Once socially unacceptable, marijuana use has slowly been embraced by lawmakers across the country. Over the past few years, drug laws in a handful of states have been modified to make cannabis legal for both medicinal and recreational purposes. However, these new laws remain in constant jeopardy should the federal government, which still considers marijuana a dangerous and useless drug, interfere and try to reverse them.
The Denver Post reports that a new bill introduced in Congress by Senators Cory Gardner and Elizabeth Warner aims to keep the decision of marijuana legalization in the hands of the states without the threat of prosecution from the Department of Justice. Under the language of the legislation, states will have the right to determine how cannabis will be regulated within their jurisdictions.
Per a report from the Los Angeles Times, should the bill ultimately pass Congress and move to the White House for signature, President Donald Trump said he would “probably” support it. This morning just as he boarded a helicopter on the way to join other world leaders at the G-7 summit in Canada, Trump was asked about the Senate weed bill.
“I support Sen. Gardner,” said Trump in response to the reporter’s question. “I know exactly what he’s doing. We’re looking at it. But I probably will end up supporting that, yes.”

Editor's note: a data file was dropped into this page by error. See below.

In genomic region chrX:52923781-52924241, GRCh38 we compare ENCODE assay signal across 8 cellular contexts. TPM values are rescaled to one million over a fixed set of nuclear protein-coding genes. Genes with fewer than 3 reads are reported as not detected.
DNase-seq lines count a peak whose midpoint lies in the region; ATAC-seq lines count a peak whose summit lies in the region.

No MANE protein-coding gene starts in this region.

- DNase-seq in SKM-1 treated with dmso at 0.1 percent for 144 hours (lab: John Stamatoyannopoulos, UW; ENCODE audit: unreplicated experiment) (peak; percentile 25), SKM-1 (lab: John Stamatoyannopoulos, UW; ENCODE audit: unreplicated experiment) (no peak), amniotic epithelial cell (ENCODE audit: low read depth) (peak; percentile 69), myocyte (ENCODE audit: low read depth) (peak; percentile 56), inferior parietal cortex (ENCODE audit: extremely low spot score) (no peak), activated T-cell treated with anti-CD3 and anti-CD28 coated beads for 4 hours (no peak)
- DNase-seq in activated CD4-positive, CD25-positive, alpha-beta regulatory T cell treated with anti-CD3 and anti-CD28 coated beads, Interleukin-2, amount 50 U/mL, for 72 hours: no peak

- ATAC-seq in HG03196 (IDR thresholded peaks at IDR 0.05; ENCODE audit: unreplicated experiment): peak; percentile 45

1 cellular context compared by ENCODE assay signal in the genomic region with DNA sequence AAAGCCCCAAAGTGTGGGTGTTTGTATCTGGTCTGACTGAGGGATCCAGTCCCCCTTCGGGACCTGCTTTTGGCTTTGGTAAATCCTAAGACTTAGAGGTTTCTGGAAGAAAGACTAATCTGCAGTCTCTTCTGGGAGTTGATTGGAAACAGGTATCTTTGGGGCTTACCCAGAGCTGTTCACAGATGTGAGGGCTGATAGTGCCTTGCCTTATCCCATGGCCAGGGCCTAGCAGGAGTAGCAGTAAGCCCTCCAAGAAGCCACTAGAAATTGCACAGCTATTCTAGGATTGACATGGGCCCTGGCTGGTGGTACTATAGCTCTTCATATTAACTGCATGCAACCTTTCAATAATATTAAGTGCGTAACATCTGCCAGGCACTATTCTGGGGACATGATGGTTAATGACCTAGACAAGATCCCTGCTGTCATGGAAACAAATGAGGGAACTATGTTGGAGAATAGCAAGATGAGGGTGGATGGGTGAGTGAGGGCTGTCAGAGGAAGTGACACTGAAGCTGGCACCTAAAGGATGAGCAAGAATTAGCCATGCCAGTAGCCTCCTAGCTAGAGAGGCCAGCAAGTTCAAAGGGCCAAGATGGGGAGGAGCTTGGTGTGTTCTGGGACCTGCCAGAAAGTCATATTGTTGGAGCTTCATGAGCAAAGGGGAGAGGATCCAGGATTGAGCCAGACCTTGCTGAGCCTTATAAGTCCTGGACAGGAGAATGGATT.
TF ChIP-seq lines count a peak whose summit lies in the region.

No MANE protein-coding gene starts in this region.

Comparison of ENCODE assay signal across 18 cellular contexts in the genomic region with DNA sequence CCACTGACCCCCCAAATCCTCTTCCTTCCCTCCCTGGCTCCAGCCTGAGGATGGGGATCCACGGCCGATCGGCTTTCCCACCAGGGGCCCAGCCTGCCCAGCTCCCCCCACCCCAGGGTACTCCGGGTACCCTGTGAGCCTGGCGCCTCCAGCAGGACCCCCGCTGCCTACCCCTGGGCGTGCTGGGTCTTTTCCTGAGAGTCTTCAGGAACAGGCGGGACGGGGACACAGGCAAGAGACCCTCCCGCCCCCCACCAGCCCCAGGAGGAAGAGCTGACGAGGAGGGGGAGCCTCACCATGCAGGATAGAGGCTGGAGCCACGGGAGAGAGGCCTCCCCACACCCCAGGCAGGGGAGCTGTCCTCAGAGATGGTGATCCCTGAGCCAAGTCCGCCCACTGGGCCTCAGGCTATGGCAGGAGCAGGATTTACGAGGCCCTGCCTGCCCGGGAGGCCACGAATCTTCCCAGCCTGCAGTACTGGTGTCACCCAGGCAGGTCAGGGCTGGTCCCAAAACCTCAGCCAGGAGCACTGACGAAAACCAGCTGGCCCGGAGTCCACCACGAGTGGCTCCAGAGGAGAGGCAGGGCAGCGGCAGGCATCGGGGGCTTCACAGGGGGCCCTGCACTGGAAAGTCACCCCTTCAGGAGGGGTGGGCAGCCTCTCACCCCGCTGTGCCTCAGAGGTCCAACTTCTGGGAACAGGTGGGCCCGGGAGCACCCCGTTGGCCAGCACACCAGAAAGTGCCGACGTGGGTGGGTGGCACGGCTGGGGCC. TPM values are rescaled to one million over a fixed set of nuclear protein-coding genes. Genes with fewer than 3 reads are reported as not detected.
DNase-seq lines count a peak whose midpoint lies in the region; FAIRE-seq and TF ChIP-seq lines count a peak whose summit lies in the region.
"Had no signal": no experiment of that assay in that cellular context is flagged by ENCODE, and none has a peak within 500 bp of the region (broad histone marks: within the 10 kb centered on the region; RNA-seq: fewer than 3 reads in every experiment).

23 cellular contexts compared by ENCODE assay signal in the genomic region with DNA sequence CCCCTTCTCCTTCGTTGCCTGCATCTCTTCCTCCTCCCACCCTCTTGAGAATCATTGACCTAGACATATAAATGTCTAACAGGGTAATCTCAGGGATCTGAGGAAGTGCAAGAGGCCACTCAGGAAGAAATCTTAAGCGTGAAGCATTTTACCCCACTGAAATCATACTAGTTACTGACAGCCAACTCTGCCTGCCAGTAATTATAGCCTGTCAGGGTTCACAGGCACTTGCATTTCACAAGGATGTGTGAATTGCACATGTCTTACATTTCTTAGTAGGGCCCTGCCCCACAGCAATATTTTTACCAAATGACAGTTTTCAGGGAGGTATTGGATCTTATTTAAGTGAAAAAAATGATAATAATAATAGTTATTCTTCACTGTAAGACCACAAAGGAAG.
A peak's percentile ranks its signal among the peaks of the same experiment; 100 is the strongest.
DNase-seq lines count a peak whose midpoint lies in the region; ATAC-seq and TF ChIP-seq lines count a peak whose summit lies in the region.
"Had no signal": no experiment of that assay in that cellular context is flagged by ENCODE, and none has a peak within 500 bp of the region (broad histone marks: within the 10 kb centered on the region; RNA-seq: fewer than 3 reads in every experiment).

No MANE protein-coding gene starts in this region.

The president’s answer is in direct contrast with the nation’s top law enforcer, Attorney General Jeff Sessions. Earlier this year, Sessions withdrew a previous federal government policy that chose to ignore the sale and distribution of marijuana if the transactions were legal under state law.
Until the federal ban is lifted, marijuana businesses remain at a disadvantage. By law, federally-chartered banks cannot do business with companies involved with cannabis, forcing many to seek alternative means of managing cash flow. In addition, with an unclear legal future for the marijuana industry, many investors shy away from putting money at risk with weed startups.
Marijuana research is also extremely limited with the federal prohibition of the plant. Research labs and scientists would have a consistent, reliable supply of cannabis and be able to create uniform testing procedures should the federal government change existing legislation to allow the plant to be studied.
So far, nine states and the District of Columbia allow adults to use marijuana recreationally. In another 20 states, people suffering from certain medical conditions are allowed to use the plant for treatment.